While some have been raising the notion that stocks are in a bubble, top strategist and noted bubble identifier Jeremy Grantham doesn’t seem to be seeing one — though he does think stocks are significantly overvalued.
“There are two good standards for a bubble,” Grantham tells Barron’s. “One is boring statistics, and the other is an exciting behavioral frenzy, on which so many good books have been written. And based on the boring statistics, the data is really very clear: We are not even that close to a bubble. … Using the standard definition, it has to go up another 30% from here to get to a bubble. But you don’t know when an ordinary market move is a bubble; you only know that in hindsight.” And the second “euphoria” test? “I like to joke that in 2000 here in Boston, Celtics replays were displaced at lunchtime at the greasy spoons by talking heads on TV,” Grantham says. “You would go to one, and they would be touting the latest Internet stock. But I’ve noticed recently that they are still playing the sports highlights on the televisions in the pubs here.”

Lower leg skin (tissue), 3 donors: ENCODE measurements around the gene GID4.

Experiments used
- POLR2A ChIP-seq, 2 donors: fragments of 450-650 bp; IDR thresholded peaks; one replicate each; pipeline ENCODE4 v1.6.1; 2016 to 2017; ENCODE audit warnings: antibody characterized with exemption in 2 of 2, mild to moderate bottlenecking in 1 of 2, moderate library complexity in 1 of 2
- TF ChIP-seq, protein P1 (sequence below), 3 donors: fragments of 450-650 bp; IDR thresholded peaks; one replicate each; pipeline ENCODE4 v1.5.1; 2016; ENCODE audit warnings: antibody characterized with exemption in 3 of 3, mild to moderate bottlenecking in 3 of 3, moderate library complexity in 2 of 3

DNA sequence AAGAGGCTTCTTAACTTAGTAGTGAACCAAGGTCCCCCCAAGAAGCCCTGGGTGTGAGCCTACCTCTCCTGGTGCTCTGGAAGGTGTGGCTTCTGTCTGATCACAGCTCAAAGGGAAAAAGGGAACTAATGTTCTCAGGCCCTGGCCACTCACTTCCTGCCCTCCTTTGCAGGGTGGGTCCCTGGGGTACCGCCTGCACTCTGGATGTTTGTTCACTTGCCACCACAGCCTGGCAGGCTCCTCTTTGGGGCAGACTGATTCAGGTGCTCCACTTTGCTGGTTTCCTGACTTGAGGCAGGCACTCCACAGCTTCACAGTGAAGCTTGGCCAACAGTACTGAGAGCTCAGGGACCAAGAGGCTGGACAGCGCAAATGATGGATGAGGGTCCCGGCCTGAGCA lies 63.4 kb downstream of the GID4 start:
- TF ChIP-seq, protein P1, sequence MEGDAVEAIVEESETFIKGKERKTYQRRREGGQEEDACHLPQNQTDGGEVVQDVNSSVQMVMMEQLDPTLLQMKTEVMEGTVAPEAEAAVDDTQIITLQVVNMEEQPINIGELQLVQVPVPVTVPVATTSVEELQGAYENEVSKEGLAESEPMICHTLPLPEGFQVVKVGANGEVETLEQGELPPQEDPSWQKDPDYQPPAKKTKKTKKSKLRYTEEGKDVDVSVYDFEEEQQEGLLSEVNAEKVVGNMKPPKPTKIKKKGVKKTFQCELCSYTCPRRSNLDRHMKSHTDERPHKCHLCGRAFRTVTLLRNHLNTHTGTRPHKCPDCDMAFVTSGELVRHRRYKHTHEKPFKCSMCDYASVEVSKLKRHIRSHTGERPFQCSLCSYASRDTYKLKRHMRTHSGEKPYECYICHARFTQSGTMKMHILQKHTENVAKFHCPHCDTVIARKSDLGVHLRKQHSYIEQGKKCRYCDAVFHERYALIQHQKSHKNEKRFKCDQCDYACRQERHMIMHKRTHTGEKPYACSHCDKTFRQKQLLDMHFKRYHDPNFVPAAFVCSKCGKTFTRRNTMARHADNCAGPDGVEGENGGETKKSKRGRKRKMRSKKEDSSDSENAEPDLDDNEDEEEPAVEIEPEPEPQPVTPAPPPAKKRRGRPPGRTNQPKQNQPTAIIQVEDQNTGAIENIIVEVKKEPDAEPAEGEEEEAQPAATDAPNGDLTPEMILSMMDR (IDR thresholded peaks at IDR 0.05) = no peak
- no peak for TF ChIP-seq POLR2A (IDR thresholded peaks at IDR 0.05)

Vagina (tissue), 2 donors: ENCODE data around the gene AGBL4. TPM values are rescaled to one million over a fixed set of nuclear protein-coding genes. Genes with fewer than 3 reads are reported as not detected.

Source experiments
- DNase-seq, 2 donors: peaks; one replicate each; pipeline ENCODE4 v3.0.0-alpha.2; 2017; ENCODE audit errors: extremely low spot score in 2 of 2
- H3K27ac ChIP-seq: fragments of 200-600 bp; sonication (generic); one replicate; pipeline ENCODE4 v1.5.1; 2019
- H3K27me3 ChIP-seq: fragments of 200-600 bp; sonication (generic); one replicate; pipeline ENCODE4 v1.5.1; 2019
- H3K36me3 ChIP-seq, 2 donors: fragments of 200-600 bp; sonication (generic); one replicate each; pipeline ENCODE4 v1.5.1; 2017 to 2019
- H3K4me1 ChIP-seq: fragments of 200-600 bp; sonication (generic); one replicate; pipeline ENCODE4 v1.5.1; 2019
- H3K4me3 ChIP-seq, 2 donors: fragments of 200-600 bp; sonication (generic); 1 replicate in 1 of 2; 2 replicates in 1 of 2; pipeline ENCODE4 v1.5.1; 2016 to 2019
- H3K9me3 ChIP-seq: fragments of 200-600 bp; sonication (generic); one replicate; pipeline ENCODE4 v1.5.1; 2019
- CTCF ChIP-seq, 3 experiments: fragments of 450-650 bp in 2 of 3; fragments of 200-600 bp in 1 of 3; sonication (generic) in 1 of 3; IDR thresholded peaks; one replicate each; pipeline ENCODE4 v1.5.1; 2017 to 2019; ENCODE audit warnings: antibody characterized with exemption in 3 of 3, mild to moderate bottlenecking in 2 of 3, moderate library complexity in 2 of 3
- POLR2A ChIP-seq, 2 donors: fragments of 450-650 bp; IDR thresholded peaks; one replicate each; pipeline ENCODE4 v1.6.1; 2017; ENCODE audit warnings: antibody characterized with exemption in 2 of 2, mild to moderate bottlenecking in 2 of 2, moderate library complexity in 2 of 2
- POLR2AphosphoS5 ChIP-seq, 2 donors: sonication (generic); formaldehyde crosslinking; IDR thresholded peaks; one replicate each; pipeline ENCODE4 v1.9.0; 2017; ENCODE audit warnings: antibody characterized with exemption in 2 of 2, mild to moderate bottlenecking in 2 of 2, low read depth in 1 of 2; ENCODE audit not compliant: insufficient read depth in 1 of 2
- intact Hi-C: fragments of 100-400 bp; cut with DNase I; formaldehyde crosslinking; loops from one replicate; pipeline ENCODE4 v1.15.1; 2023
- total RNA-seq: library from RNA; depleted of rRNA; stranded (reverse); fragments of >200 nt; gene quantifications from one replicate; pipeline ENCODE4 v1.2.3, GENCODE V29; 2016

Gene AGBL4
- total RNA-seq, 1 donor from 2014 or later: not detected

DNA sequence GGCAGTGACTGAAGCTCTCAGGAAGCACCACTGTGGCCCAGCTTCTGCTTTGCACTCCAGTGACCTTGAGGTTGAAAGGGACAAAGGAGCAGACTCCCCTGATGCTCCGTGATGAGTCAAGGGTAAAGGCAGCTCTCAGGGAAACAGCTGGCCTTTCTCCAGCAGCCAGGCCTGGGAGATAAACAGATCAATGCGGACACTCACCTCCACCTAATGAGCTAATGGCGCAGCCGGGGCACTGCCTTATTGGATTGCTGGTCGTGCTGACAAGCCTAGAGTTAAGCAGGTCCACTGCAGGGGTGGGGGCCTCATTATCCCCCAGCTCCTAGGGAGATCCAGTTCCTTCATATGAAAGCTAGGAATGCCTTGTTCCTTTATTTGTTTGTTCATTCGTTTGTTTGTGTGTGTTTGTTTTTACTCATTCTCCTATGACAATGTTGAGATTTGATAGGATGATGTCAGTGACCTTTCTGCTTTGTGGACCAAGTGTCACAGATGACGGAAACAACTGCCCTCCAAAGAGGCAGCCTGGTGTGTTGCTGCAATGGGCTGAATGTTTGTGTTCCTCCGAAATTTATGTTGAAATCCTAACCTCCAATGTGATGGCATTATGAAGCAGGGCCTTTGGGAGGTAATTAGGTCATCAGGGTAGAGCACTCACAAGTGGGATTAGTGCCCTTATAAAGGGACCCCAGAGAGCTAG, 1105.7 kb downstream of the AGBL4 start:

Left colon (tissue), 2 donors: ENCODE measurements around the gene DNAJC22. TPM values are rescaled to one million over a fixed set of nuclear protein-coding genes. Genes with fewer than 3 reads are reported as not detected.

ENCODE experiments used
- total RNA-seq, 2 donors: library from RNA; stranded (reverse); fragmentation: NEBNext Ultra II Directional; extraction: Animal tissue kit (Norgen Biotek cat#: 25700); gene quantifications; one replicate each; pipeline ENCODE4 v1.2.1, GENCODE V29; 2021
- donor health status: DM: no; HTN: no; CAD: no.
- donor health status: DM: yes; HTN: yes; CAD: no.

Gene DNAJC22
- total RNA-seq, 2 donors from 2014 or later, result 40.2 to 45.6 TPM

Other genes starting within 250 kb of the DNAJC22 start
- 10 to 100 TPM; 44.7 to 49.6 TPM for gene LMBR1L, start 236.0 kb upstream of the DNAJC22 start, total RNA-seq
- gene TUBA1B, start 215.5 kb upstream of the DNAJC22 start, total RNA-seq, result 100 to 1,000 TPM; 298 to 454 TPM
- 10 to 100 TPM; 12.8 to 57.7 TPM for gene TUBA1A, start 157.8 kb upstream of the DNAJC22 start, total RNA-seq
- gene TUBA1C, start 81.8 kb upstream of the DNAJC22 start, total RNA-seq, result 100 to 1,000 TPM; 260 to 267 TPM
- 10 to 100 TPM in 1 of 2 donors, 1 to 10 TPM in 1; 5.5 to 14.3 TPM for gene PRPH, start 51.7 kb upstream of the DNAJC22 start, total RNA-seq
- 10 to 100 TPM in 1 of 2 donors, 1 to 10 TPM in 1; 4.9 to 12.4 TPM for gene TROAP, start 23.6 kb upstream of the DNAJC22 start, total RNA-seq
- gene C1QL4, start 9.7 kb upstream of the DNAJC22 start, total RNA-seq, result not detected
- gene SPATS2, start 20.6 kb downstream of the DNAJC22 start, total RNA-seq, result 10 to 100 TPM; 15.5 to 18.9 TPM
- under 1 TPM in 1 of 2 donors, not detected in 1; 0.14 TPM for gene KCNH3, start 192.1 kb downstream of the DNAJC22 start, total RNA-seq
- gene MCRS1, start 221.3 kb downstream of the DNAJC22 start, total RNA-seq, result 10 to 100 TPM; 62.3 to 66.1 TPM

Grantham also says that individual investors have remained skeptical of stocks, another sign we’re not in a bubble. “By the end of a real bubble, individuals are gung-ho, and they are not gung-ho yet,” he says. “That says a lot.”
But, while he doesn’t see a bubble right now, Grantham thinks the U.S. market is very overpriced — by 65%. And he thinks a bubble is likely to occur, given how the Federal Reserve has encouraged and enabled risk taking by institutional investors. “With the professionals getting reinforced by the Fed going back to 1994, it will be very surprising if they don’t keep on playing this game until the market at least hits a classic bubble definition,” he says. “Bubbles don’t usually stop until sensible investors, value investors, and prudent investors have been hung out to dry and kicked around the block. That hasn’t happened yet, so that tells you there is probably quite a bit left in this rally.”
Grantham says he is finding value in some parts of the equity markets. Emerging markets as a group are “selling at very close to fair value”, he says, adding that value stocks in most of Europe are “pretty close” to fair value and high-quality US stocks “are not nearly as bad as the rest of the market.”
Grantham also talks about the dangers of the bond market, and why food problems in Africa have been on his mind lately.